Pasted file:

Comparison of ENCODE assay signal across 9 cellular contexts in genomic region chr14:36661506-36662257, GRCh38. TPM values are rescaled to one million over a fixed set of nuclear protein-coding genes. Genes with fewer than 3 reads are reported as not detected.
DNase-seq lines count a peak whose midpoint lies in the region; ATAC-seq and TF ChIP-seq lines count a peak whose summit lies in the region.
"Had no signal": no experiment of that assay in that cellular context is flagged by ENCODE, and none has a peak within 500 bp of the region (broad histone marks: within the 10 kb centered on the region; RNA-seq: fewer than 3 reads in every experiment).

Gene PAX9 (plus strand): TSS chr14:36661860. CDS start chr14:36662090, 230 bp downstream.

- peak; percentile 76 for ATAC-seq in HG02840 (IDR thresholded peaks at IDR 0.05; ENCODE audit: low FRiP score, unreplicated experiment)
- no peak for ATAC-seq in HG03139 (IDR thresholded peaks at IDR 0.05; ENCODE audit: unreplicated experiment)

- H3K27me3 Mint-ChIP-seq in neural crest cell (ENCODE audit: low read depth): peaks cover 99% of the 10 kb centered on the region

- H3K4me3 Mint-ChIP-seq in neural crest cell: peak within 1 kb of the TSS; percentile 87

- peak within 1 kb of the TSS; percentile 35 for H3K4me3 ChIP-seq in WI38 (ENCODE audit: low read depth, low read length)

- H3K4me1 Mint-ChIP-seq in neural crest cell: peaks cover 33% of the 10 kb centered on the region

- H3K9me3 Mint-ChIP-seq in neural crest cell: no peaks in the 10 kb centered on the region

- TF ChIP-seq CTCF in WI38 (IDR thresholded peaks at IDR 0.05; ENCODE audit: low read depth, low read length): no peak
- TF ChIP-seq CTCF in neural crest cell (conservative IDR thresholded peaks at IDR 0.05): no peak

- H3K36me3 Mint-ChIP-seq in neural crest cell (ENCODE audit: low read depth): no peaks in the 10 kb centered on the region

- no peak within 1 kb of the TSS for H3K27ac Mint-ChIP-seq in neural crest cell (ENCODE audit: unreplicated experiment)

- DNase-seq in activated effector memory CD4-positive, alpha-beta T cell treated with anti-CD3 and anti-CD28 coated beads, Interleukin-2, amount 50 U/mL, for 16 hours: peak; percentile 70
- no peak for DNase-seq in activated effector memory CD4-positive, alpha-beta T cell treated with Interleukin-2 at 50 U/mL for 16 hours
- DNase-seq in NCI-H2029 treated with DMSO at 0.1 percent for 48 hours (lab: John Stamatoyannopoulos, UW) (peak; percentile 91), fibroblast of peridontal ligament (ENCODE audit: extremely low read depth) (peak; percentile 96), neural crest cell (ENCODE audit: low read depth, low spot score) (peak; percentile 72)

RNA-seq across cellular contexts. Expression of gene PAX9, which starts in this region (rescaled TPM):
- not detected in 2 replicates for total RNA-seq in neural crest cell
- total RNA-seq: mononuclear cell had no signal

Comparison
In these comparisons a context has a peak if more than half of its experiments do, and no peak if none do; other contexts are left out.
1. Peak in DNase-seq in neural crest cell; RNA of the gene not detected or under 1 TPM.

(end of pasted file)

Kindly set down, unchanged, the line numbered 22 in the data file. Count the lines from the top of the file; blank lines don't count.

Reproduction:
Comparison